Letter to the editor
Oppression leads to discrimination
May 1, 2009
I am compelled to respond to the opinion piece written by Ms. Shawna Carpentier (“Columnist believes poli- tics, religion inseparable”) published in the April 17 issue of the Student Voice. Ms. Carpentier was reacting to another’s contention that “religion and morality had no place in the issue of same-sex marriage.”
I understand her perspective as being this country was founded on Christian values and that marriage, being a religious institution, needs to be protected in the present from the infringement of lesbian and gay people seeking access to marriage and that we cannot really separate church from state in this regard.
While I agree marriage has been traditionally a religious institution, it is officially sanctioned by the federal government of the United States as a civil institution, as well.
If we had true separation of church and state in this regard, I think the government would get out of the business of marriage altogether, rather sanctioning civil unions for everyone, heterosexual and lesbian and gay, alike, and leaving marriage in the domain of religious institutions.
With that said, I think a more critical issue was tapped in me when I read this article and to which I have responded previously at another institution.
Oppression is oppression. Its packaging may appear to be different on the surface, but its insidious effects are no less devastating, particularly for its intended targets and, ultimately, for all of us.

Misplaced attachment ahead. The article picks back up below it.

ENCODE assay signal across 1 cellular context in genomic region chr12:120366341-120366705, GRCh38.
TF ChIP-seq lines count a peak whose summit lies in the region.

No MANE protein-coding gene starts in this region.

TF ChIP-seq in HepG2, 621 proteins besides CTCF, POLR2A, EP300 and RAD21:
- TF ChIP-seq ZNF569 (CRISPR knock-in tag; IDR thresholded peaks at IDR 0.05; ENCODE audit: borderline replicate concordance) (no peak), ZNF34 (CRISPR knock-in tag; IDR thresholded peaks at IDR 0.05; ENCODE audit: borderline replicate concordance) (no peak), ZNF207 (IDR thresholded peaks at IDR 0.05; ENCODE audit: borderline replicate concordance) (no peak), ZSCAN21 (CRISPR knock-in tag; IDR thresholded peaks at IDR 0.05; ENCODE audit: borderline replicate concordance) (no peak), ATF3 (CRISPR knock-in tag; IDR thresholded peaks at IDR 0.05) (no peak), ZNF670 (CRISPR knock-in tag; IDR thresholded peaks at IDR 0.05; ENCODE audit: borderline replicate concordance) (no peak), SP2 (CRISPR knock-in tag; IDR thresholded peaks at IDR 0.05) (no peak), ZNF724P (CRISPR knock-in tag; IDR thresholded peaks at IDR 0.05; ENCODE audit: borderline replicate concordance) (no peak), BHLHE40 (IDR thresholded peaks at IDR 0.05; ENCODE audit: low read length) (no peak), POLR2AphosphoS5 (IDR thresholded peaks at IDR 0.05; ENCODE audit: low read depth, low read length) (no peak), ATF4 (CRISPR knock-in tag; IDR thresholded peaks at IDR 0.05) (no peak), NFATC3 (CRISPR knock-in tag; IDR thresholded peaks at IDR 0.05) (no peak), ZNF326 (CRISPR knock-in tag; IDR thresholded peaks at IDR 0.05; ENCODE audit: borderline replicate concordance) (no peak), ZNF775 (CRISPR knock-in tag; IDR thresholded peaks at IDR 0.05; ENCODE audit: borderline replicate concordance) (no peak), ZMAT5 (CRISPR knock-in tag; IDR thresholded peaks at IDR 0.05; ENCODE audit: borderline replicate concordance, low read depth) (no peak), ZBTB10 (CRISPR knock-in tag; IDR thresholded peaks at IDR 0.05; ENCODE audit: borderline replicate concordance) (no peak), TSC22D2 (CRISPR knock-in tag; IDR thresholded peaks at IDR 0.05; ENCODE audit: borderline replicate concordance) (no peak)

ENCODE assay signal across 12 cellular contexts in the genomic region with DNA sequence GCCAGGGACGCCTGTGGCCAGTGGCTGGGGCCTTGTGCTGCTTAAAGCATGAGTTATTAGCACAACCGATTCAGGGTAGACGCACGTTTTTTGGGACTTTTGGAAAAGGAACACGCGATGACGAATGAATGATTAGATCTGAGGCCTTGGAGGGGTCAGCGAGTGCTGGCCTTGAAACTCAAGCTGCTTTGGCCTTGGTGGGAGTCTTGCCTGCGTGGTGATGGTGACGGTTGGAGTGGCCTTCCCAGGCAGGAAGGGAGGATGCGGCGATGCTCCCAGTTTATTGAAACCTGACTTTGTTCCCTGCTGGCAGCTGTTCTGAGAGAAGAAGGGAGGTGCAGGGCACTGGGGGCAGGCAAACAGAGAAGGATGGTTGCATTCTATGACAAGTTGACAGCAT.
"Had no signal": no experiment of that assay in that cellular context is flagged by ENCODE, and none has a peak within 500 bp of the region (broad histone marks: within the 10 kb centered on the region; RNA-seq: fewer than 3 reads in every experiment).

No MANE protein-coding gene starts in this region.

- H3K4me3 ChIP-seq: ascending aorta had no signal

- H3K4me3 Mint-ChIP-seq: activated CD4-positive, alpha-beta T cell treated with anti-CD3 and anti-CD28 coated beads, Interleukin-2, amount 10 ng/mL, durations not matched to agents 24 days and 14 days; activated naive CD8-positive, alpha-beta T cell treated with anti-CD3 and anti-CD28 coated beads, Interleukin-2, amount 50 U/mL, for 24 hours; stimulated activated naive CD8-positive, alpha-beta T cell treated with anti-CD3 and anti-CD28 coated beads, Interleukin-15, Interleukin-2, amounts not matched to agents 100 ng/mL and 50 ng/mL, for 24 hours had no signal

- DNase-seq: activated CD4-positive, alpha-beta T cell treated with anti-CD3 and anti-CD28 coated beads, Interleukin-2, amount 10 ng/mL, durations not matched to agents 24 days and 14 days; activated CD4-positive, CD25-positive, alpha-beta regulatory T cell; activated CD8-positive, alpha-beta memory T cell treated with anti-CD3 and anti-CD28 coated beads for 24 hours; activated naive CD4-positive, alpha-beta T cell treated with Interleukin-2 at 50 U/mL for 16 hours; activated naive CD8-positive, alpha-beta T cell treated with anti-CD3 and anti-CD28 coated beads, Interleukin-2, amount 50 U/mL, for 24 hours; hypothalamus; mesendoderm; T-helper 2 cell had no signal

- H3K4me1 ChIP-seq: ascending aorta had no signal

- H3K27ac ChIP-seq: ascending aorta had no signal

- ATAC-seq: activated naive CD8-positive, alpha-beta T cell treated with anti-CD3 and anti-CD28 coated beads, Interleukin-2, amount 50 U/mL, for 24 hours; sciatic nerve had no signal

For when one group of people is discriminated against, we are all vulnerable as potential targets of oppression and discrimination. By fighting amongst and between them, persons in oppressed groups remain in the positions the oppressor has put them and wants them to stay: disempowered and shut out from the privileges associated with being dominant.
There are common and parallel threads, both in terms of history and the human experience of less- than-equitable treatment, running through all groups of oppressed persons who have sought or who are seeking the civil rights we are supposedly guaranteed through the U.S. Constitution.
Instead of arguing whose experience of oppression is worse than another’s experience, as well as justifying why the status quo is applicable in the present, we should be coming together, sharing our experiences, addressing our fears, healing our pain, moving toward understanding and becoming allies working for justice for all people.
Doing so is not being “politically correct,” it is our obligation as citizens of this country...and the world.
I commend UWRF in working toward the fulfillment of its obligation to persons who identify as lesbian, gay, bisexual, transgender, intersex, queer or questioning, as well as to all other persons on this campus. As such, I extend an invitation to all on this campus who want to come together through dialogue to seek deeper understandings of the members of our campus community and to become the change we wish to seek in the world.
Todd A. Savage
College of Education and Professional Studies